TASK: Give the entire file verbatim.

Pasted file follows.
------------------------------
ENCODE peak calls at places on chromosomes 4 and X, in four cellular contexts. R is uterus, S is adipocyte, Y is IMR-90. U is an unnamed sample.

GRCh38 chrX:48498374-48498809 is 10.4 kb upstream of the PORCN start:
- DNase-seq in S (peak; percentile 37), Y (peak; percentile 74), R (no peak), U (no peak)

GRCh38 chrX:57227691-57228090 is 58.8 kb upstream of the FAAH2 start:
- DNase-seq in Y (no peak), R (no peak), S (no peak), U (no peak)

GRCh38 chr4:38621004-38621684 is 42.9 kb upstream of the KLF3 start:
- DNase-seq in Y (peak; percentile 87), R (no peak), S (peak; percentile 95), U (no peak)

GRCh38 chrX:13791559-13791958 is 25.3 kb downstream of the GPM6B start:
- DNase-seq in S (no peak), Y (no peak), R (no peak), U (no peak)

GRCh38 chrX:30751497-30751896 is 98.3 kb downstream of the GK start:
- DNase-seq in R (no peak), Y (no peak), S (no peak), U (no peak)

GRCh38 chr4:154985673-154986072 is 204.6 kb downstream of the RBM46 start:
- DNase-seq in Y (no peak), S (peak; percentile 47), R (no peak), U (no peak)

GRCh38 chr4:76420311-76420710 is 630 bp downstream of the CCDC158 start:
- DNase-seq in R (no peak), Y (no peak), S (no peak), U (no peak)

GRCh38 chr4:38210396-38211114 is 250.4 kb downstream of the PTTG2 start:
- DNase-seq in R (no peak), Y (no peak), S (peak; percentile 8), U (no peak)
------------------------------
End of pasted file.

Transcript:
ENCODE peak calls at places on chromosomes 4 and X, in four cellular contexts. R is uterus, S is adipocyte, Y is IMR-90. U is an unnamed sample.

GRCh38 chrX:48498374-48498809 is 10.4 kb upstream of the PORCN start:
- DNase-seq in S (peak; percentile 37), Y (peak; percentile 74), R (no peak), U (no peak)

GRCh38 chrX:57227691-57228090 is 58.8 kb upstream of the FAAH2 start:
- DNase-seq in Y (no peak), R (no peak), S (no peak), U (no peak)

GRCh38 chr4:38621004-38621684 is 42.9 kb upstream of the KLF3 start:
- DNase-seq in Y (peak; percentile 87), R (no peak), S (peak; percentile 95), U (no peak)

GRCh38 chrX:13791559-13791958 is 25.3 kb downstream of the GPM6B start:
- DNase-seq in S (no peak), Y (no peak), R (no peak), U (no peak)

GRCh38 chrX:30751497-30751896 is 98.3 kb downstream of the GK start:
- DNase-seq in R (no peak), Y (no peak), S (no peak), U (no peak)

GRCh38 chr4:154985673-154986072 is 204.6 kb downstream of the RBM46 start:
- DNase-seq in Y (no peak), S (peak; percentile 47), R (no peak), U (no peak)

GRCh38 chr4:76420311-76420710 is 630 bp downstream of the CCDC158 start:
- DNase-seq in R (no peak), Y (no peak), S (no peak), U (no peak)

GRCh38 chr4:38210396-38211114 is 250.4 kb downstream of the PTTG2 start:
- DNase-seq in R (no peak), Y (no peak), S (peak; percentile 8), U (no peak)